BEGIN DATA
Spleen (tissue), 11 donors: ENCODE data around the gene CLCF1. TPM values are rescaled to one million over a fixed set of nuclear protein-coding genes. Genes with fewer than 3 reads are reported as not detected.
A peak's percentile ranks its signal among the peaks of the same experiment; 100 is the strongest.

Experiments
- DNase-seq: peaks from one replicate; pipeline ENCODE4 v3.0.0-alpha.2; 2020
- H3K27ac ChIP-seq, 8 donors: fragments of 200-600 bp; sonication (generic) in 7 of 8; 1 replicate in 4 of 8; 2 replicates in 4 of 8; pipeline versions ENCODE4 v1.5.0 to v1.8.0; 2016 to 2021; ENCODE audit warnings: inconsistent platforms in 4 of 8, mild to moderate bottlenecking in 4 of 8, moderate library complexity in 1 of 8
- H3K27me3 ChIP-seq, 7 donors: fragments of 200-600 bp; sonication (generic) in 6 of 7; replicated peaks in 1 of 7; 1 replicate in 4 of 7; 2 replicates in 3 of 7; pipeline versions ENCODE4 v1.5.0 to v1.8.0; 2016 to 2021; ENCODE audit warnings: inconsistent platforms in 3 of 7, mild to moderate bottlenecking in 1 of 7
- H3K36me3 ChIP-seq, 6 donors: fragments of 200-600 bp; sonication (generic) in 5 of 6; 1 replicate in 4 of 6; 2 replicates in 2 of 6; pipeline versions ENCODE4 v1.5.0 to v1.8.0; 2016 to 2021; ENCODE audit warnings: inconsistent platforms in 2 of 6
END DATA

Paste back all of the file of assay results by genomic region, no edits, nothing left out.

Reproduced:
Spleen (tissue), 11 donors: ENCODE data around the gene CLCF1. TPM values are rescaled to one million over a fixed set of nuclear protein-coding genes. Genes with fewer than 3 reads are reported as not detected.
A peak's percentile ranks its signal among the peaks of the same experiment; 100 is the strongest.

Experiments
- DNase-seq: peaks from one replicate; pipeline ENCODE4 v3.0.0-alpha.2; 2020
- H3K27ac ChIP-seq, 8 donors: fragments of 200-600 bp; sonication (generic) in 7 of 8; 1 replicate in 4 of 8; 2 replicates in 4 of 8; pipeline versions ENCODE4 v1.5.0 to v1.8.0; 2016 to 2021; ENCODE audit warnings: inconsistent platforms in 4 of 8, mild to moderate bottlenecking in 4 of 8, moderate library complexity in 1 of 8
- H3K27me3 ChIP-seq, 7 donors: fragments of 200-600 bp; sonication (generic) in 6 of 7; replicated peaks in 1 of 7; 1 replicate in 4 of 7; 2 replicates in 3 of 7; pipeline versions ENCODE4 v1.5.0 to v1.8.0; 2016 to 2021; ENCODE audit warnings: inconsistent platforms in 3 of 7, mild to moderate bottlenecking in 1 of 7
- H3K36me3 ChIP-seq, 6 donors: fragments of 200-600 bp; sonication (generic) in 5 of 6; 1 replicate in 4 of 6; 2 replicates in 2 of 6; pipeline versions ENCODE4 v1.5.0 to v1.8.0; 2016 to 2021; ENCODE audit warnings: inconsistent platforms in 2 of 6